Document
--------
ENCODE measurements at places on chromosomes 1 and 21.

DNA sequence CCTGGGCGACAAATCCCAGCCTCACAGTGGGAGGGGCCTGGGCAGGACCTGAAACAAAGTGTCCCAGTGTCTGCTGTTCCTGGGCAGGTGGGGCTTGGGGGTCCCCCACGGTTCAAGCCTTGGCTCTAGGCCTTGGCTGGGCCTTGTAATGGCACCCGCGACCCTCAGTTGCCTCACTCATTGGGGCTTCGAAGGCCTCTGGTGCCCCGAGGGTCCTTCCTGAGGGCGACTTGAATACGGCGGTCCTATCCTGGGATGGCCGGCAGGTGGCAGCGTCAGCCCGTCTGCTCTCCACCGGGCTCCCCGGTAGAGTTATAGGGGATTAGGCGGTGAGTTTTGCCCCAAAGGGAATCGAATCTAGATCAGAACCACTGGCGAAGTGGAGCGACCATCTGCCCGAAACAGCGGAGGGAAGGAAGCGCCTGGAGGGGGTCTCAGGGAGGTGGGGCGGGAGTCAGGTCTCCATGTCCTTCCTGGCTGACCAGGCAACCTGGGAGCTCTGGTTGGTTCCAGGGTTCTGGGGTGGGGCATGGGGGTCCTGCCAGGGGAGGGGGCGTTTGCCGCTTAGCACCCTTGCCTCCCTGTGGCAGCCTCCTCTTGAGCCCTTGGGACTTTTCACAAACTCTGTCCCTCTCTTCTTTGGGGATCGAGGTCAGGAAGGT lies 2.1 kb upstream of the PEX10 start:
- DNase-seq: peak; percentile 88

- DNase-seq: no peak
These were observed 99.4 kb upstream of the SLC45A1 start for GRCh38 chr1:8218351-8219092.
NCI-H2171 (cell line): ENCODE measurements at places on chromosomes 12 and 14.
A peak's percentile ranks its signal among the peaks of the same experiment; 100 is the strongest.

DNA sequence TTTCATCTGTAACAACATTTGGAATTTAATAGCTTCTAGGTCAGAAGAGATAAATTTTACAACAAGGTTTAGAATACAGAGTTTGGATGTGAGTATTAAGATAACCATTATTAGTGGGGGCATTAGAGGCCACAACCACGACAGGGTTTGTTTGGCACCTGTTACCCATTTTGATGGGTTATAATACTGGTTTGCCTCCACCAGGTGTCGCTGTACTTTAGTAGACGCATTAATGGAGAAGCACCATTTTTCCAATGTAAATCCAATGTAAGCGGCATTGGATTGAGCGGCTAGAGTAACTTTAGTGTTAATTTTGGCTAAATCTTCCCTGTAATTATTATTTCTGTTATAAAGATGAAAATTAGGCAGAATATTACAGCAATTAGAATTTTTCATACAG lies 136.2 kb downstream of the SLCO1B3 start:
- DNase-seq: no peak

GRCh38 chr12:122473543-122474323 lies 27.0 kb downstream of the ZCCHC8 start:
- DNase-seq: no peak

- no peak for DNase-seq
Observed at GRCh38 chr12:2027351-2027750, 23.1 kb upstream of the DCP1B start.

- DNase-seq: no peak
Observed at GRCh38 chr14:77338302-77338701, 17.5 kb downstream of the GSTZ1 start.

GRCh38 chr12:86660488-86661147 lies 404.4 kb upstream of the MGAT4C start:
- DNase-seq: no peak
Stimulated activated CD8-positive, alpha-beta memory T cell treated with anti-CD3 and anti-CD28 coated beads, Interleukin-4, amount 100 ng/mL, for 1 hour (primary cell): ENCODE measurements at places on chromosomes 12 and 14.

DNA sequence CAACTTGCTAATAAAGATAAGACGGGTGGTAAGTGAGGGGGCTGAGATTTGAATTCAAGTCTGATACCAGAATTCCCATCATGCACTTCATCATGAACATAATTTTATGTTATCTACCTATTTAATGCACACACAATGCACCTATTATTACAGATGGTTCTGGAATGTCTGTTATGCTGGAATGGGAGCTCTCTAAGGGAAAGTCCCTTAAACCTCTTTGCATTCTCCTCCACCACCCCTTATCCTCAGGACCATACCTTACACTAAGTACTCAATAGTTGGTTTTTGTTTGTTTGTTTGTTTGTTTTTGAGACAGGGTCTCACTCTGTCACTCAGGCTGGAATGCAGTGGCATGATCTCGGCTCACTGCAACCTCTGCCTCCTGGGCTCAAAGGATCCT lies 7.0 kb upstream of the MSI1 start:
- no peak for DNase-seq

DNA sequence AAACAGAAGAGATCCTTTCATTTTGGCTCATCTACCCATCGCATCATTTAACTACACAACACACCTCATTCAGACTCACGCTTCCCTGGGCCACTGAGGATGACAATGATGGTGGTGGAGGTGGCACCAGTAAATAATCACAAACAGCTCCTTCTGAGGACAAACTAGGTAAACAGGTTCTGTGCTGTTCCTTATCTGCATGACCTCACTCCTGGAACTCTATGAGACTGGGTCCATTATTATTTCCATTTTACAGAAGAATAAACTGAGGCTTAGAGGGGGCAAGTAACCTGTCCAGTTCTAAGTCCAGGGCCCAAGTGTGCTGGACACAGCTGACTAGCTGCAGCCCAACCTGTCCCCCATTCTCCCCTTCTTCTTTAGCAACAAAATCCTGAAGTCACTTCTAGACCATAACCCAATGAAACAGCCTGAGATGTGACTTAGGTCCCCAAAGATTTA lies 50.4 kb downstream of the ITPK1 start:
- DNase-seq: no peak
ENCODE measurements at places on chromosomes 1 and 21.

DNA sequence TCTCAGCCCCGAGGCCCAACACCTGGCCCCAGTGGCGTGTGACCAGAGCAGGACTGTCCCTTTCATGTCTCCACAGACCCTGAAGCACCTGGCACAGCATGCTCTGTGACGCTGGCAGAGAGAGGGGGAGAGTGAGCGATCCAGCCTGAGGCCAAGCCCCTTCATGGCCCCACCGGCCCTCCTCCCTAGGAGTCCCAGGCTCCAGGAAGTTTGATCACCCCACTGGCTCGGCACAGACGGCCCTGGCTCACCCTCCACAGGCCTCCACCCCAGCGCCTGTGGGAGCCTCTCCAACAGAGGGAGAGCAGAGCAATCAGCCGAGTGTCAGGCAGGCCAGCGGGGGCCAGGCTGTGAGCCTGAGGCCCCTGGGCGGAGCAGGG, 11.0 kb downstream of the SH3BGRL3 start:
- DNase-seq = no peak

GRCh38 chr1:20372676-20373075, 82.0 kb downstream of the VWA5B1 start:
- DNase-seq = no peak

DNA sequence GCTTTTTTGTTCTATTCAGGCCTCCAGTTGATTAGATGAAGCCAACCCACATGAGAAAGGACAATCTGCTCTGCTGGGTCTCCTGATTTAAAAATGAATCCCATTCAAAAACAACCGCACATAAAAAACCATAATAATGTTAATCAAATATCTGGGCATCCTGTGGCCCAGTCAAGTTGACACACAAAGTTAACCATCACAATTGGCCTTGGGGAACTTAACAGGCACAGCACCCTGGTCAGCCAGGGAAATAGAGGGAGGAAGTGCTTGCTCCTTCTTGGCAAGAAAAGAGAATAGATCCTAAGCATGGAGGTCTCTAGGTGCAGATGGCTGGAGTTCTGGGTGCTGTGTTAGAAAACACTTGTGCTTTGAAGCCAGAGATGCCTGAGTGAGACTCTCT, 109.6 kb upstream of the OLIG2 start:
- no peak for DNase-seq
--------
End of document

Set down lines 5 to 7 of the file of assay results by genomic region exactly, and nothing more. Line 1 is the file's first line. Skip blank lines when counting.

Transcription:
These were observed 99.4 kb upstream of the SLC45A1 start for GRCh38 chr1:8218351-8219092.
NCI-H2171 (cell line): ENCODE measurements at places on chromosomes 12 and 14.
A peak's percentile ranks its signal among the peaks of the same experiment; 100 is the strongest.